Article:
Every so often there's a big thump on the doormat. Wayhay! - it's the Screwfix catalogue! That's great bathtime reading for about a fortnight while I fantasise about other ways in which I can turn little bits of our house into dust for the vacuum cleaner. (No, I haven't lost it: but in the middle of a recent shelving project, which necessitated the drilling of 72 holes in the wall, resulting in lots of little piles of red dust, it struck me that our house is gradually being taken to landfill in dustbin bags.)
If you haven't come across Screwfix, let me explain that it is a serious building supplies company that started life selling screws, but got big in the 1990s running a catalogue mail order service. The internet was perfect for a company like this, and Screwfix is the UK's biggest online supplier in its field.
So you can still buy screws, but now can add to this virtually any tool to make a house with. For stuff like bricks, timber, concrete and roof tiles you'll need to go elsewhere, but this is the place for hand tools, fixings, abrasives, safety equipment, doors and windows, flooring, kitchens, security items, power tools, bulk paint, cleaning supplies (especially on an industrial scale), heaters, dehumidifiers.........go and take a look at the site!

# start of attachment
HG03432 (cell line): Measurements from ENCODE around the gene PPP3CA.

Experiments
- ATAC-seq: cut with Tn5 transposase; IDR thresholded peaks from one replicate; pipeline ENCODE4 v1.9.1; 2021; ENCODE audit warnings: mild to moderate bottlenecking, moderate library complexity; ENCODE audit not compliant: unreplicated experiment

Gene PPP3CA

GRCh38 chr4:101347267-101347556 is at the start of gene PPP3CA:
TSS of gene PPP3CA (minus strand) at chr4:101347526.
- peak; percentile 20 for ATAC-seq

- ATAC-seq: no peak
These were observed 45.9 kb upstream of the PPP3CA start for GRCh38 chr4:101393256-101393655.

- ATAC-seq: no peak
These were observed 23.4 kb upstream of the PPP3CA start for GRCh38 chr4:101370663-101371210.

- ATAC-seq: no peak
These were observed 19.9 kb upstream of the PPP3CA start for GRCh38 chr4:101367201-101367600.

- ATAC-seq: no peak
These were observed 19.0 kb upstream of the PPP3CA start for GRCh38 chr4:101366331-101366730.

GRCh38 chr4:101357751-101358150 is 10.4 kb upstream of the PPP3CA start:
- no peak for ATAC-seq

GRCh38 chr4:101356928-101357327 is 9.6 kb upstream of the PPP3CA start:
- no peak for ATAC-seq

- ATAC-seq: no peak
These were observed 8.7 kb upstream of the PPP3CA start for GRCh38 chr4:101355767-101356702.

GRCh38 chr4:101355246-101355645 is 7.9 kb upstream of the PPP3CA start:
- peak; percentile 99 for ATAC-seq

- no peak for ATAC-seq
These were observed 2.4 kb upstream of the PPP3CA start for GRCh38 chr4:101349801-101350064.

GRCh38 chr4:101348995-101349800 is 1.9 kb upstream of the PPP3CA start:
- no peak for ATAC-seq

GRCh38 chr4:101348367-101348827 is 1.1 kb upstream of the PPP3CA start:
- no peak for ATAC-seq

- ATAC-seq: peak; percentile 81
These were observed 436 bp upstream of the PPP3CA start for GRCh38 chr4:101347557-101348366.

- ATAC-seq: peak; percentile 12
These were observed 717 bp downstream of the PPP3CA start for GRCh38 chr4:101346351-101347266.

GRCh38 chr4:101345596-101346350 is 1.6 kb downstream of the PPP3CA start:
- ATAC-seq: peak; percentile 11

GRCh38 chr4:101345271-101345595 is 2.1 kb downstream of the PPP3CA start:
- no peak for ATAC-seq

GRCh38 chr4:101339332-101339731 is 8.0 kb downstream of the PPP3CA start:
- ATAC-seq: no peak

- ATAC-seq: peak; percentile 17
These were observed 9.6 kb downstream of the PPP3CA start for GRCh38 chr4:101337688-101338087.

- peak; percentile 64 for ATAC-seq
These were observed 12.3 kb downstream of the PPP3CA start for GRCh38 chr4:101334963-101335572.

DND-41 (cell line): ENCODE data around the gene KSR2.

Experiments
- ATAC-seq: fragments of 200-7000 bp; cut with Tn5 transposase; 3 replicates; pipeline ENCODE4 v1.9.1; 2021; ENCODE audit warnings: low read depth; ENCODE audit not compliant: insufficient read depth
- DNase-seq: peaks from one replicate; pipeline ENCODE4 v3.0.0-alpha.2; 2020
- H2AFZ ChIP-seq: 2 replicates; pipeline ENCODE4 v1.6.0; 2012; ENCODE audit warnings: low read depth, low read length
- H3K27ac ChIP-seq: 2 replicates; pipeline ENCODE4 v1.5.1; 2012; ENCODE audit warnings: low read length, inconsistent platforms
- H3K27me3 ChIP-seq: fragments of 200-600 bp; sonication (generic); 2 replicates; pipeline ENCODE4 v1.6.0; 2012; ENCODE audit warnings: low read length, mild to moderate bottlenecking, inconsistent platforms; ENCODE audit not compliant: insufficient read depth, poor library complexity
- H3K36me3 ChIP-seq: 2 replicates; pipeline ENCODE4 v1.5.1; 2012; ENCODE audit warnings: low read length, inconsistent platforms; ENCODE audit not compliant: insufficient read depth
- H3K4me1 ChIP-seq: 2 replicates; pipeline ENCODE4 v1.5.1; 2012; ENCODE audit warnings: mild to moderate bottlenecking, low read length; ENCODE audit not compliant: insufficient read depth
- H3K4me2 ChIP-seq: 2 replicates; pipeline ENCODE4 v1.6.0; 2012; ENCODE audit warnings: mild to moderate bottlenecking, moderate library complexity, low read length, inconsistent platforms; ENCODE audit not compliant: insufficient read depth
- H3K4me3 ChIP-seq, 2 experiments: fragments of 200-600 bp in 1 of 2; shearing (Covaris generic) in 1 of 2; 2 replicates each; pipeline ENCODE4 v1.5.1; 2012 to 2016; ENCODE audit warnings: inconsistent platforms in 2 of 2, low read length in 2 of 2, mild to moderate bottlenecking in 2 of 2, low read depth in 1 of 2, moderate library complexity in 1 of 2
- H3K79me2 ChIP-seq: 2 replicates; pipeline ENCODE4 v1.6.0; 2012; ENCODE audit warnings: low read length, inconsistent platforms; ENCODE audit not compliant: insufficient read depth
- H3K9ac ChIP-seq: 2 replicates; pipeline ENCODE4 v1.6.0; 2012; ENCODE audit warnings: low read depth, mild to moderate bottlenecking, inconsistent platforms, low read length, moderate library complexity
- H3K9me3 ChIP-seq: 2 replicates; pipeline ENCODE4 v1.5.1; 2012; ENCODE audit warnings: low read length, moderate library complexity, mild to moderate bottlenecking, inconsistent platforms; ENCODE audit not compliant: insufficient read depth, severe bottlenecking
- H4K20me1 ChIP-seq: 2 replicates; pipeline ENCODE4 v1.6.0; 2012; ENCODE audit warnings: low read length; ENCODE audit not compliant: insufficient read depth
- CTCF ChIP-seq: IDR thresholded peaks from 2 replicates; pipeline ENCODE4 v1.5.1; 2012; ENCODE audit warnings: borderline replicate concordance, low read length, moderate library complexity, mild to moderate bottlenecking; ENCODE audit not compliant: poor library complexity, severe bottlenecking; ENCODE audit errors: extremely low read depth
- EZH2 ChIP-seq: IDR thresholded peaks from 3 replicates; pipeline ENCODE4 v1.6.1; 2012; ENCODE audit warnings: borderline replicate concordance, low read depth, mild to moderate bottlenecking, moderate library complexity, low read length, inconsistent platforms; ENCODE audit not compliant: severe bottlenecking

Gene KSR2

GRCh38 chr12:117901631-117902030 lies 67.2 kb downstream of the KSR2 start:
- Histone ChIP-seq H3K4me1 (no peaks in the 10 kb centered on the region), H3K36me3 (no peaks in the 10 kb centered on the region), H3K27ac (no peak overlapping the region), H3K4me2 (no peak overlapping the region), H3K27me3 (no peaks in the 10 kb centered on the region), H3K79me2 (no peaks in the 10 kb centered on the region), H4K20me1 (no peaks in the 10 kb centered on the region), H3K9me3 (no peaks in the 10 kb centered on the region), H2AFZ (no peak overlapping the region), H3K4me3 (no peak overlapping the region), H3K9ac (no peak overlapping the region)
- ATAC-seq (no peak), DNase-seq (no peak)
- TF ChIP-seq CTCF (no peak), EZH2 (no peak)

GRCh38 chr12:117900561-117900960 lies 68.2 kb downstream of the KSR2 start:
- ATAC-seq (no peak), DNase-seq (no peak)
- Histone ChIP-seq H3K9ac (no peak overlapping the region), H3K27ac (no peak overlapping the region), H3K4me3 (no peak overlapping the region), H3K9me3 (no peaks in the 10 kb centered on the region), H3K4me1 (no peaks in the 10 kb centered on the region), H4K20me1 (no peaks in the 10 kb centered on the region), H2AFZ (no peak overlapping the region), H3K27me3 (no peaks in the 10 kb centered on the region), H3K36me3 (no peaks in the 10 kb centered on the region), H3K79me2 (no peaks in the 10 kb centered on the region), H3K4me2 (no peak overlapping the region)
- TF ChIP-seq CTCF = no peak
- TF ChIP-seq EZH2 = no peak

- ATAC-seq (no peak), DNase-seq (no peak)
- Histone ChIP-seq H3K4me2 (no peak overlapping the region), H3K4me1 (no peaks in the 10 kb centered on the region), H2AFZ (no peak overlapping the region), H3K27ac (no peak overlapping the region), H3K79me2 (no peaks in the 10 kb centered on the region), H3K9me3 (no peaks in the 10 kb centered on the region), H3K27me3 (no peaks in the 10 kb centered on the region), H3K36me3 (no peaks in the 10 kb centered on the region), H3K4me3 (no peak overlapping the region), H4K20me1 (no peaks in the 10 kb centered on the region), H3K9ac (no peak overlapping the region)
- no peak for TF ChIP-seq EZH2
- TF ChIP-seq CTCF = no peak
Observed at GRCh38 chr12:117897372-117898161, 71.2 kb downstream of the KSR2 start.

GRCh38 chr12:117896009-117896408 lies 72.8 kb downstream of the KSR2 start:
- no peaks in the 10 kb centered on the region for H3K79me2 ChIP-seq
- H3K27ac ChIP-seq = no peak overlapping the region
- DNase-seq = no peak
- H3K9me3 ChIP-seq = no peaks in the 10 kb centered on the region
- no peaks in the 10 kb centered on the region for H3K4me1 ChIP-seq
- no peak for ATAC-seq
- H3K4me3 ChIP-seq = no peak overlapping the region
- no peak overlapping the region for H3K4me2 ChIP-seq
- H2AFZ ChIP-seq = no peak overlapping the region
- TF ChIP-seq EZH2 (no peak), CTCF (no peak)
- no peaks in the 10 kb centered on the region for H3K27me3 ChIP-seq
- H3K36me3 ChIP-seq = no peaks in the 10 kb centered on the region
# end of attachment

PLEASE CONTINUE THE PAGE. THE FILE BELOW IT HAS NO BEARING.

The website, like the catalogue, is jam-packed with goodies. As I started off with Screwfix as a catalogue customer, I have only more recently used the website. It's fabulous, particularly the search facility, which is intelligently designed to help you think of things that you might need. Type in "TILES", for example, and 106 relevant items pop up, including a selection of tiles for various applications, as well as adhesives, grouts, grout reviver, tile cutters and a tile removing chisel. Type in "DRILL"and you are presented with a range of power drills, bits, chuck keys, self-drilling screws, drill spares and accessories including virtually everything that can be run from a drill.